For decades, scientists have looked for ways to make alternate versions of antibiotics naturally produced by bacteria and fungi in hopes of expanding the activities of available drugs. In a study published today (May 29) in Science Advances, researchers from the State University of New York (SUNY) at Buffalo report a technique that allowed them to make 42 new versions of the antibiotic erythromycin, three of which showed activity against drug-resistant bacteria.

“I was going into it thinking maybe we’d make a fifth of the number [of compounds] we actually made,” said Blaine Pfeifer, a chemical and biological engineer at Buffalo, who led the study.

The bacteria Saccharopolyspora erythraea naturally produces erythromycin, but like many antibiotic-producing organisms, S. erythraea doesn’t make the best laboratory strain. Unique growth requirements and a lack of genetic tools make it difficult to engineer these organisms...

To get to point where they could alter the biosynthesis of erythromycin, Pfeifer and his colleagues worked to “transplant” its entire biochemical pathway into the lab-friendly species E. coli. Getting E. coli to express and use the enzymes correctly “took years of tinkering and optimization,” said Pfeifer.

In 2010, Pfeifer’s lab accomplished this feat, laying the groundwork for the current study. “Once we went through all of the growing pains of establishing the process, we had this unprecedented toolbox,” he said.

For the present study, Guojian Zhang—a postdoc in Pfeifer’s lab—used this toolbox to build upon the system by introducing enzymatic pathways that could alter a sugar group added toward the end of erythromycin synthesis. To reconstitute these pathways in E. coli, Zhang borrowed genes from several other bacterial species. “He was kind of doing a Frankenstein thing, pulling all of these enzymes together,” said Pfeifer.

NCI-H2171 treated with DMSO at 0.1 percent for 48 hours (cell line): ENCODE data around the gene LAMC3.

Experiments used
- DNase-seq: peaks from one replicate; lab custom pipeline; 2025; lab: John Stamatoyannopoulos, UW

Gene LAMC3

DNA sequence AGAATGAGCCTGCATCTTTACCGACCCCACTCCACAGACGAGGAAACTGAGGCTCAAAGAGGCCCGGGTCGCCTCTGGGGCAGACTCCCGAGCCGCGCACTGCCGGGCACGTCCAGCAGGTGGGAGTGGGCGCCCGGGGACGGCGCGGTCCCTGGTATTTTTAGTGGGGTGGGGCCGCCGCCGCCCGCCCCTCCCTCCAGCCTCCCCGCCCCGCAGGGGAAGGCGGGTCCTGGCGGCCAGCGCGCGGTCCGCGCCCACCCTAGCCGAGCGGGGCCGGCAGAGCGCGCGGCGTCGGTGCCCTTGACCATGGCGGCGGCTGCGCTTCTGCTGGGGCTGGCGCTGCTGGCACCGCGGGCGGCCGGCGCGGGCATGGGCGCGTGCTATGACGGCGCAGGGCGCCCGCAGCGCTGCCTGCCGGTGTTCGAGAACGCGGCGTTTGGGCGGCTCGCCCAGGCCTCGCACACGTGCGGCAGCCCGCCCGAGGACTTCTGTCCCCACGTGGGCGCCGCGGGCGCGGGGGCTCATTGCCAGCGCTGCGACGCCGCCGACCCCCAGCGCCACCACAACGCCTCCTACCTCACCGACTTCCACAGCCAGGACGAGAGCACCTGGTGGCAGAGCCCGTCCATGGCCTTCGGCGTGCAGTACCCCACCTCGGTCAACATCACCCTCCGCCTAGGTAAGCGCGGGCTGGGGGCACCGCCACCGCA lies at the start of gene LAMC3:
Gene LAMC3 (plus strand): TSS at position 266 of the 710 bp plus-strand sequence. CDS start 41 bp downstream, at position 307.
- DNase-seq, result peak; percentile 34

Zhang designed 16 different pathways and introduced each one into a different E. coli strains. He then fed the bacteria an erythromycin precursor—which was also produced in E. coli—and analyzed the resulting products using mass spectrometry. All of the pathways produced unique sugar groups that were successfully attached to the erythromycin precursor, forming 42 analog compounds. He tested them against an erythromycin-resistant strain of Bacillus subtilis and found that three of these compounds inhibited the bacterium’s growth.

Pfeifer said he was surprised at how well the technique worked. “This system had a level of flexibility that we didn’t anticipate,” he told The Scientist. The flexibility of the enzymes to accept alternate sugar substrates was a critical feature of the study, said Kira Weissman, a biological engineer at the University of Lorraine in France who was not involved in the work.

Going forward, Pfeiffer said his team plans to target other sugar groups on the erythromycin molecule. “There are a lot of opportunities for variation with this system because it is so complex,” he said.

Zhang said the experimental design could enable other researchers to make similar variations of other natural products, or “unnatural natural products,” as they’re commonly called. The erythromycin pathway is the best-characterized natural product pathway, making it a sort of model system for biosynthetic engineering. “They started out with a system that was nicely producing,” said Weissman.

Much work remains to generalize this technique to other compounds. Pfeiffer’s team is approaching this challenge by first working to transplant pathways for other antibiotics and for cancer drugs into E. coli. “Theoretically, this idea could be applied to all sorts of natural products,” he said.

G. Zhang, et al. “Tailoring pathway modularity in the biosynthesis of erythromycin analogs heterologously engineered in E. coli,” Science Advances, doi:10.1126/sciadv.1500077, 2015.

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